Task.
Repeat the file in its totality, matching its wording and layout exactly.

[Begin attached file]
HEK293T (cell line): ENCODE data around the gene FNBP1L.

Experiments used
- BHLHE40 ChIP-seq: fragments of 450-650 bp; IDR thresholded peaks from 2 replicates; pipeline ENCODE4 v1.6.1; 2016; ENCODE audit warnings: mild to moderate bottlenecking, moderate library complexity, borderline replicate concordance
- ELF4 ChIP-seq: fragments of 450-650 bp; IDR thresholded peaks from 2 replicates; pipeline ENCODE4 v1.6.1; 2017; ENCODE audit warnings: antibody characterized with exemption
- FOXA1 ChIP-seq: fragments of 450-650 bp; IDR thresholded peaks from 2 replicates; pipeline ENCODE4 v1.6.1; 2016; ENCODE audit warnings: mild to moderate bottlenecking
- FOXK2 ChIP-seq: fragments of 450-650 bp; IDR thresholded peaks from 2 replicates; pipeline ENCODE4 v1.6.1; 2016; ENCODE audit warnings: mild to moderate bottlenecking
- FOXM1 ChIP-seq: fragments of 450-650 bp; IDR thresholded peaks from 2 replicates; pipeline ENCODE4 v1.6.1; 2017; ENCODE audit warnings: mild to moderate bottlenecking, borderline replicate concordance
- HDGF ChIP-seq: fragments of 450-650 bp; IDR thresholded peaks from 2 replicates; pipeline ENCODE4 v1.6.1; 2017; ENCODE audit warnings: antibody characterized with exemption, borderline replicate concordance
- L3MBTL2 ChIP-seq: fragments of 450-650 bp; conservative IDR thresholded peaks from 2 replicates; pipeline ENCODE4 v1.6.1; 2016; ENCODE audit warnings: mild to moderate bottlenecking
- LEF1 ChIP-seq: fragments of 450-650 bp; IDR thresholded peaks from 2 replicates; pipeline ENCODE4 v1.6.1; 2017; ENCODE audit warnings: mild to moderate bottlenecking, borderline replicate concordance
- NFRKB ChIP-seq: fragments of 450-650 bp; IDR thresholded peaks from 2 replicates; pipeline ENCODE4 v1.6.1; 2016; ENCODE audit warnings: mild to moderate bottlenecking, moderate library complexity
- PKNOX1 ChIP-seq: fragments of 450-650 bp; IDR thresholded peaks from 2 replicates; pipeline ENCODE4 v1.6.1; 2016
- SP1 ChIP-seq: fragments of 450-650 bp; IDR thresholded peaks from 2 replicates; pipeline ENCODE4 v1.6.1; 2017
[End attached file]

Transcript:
HEK293T (cell line): ENCODE data around the gene FNBP1L.

Experiments used
- BHLHE40 ChIP-seq: fragments of 450-650 bp; IDR thresholded peaks from 2 replicates; pipeline ENCODE4 v1.6.1; 2016; ENCODE audit warnings: mild to moderate bottlenecking, moderate library complexity, borderline replicate concordance
- ELF4 ChIP-seq: fragments of 450-650 bp; IDR thresholded peaks from 2 replicates; pipeline ENCODE4 v1.6.1; 2017; ENCODE audit warnings: antibody characterized with exemption
- FOXA1 ChIP-seq: fragments of 450-650 bp; IDR thresholded peaks from 2 replicates; pipeline ENCODE4 v1.6.1; 2016; ENCODE audit warnings: mild to moderate bottlenecking
- FOXK2 ChIP-seq: fragments of 450-650 bp; IDR thresholded peaks from 2 replicates; pipeline ENCODE4 v1.6.1; 2016; ENCODE audit warnings: mild to moderate bottlenecking
- FOXM1 ChIP-seq: fragments of 450-650 bp; IDR thresholded peaks from 2 replicates; pipeline ENCODE4 v1.6.1; 2017; ENCODE audit warnings: mild to moderate bottlenecking, borderline replicate concordance
- HDGF ChIP-seq: fragments of 450-650 bp; IDR thresholded peaks from 2 replicates; pipeline ENCODE4 v1.6.1; 2017; ENCODE audit warnings: antibody characterized with exemption, borderline replicate concordance
- L3MBTL2 ChIP-seq: fragments of 450-650 bp; conservative IDR thresholded peaks from 2 replicates; pipeline ENCODE4 v1.6.1; 2016; ENCODE audit warnings: mild to moderate bottlenecking
- LEF1 ChIP-seq: fragments of 450-650 bp; IDR thresholded peaks from 2 replicates; pipeline ENCODE4 v1.6.1; 2017; ENCODE audit warnings: mild to moderate bottlenecking, borderline replicate concordance
- NFRKB ChIP-seq: fragments of 450-650 bp; IDR thresholded peaks from 2 replicates; pipeline ENCODE4 v1.6.1; 2016; ENCODE audit warnings: mild to moderate bottlenecking, moderate library complexity
- PKNOX1 ChIP-seq: fragments of 450-650 bp; IDR thresholded peaks from 2 replicates; pipeline ENCODE4 v1.6.1; 2016
- SP1 ChIP-seq: fragments of 450-650 bp; IDR thresholded peaks from 2 replicates; pipeline ENCODE4 v1.6.1; 2017